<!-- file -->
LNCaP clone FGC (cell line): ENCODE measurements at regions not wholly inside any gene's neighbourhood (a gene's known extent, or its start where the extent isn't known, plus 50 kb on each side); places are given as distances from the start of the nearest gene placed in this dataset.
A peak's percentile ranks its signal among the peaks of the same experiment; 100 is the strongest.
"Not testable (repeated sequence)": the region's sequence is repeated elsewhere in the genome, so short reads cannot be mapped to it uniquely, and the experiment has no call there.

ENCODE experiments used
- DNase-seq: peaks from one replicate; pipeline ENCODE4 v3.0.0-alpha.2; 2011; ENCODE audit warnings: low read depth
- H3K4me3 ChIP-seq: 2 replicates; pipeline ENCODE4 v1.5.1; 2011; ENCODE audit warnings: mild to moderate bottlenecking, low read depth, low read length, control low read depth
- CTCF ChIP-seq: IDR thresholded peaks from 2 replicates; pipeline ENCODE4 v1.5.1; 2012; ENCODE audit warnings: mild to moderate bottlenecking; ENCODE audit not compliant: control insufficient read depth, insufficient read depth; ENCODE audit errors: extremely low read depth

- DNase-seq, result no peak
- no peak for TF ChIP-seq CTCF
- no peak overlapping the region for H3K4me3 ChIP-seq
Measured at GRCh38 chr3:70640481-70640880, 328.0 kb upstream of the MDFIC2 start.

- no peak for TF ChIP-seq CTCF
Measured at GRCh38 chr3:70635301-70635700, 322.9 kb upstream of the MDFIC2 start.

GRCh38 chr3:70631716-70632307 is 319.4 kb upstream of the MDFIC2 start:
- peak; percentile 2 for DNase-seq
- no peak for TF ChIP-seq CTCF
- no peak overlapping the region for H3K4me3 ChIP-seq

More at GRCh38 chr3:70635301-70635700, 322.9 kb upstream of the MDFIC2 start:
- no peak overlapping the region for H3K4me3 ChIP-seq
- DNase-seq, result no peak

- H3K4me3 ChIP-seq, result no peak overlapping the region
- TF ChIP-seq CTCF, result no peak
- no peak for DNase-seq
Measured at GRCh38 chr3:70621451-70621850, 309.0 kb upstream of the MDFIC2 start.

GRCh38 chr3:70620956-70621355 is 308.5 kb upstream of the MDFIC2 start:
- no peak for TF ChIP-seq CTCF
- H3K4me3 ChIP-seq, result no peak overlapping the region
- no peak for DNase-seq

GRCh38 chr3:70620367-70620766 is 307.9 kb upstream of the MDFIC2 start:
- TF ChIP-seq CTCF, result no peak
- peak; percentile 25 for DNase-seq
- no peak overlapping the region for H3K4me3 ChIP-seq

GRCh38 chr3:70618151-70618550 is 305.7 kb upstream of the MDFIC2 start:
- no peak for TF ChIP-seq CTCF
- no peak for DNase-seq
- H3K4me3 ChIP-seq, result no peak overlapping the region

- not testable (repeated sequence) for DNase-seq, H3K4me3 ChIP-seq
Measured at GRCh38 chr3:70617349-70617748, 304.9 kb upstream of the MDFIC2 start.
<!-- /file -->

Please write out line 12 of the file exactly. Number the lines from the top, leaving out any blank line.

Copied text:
- no peak for TF ChIP-seq CTCF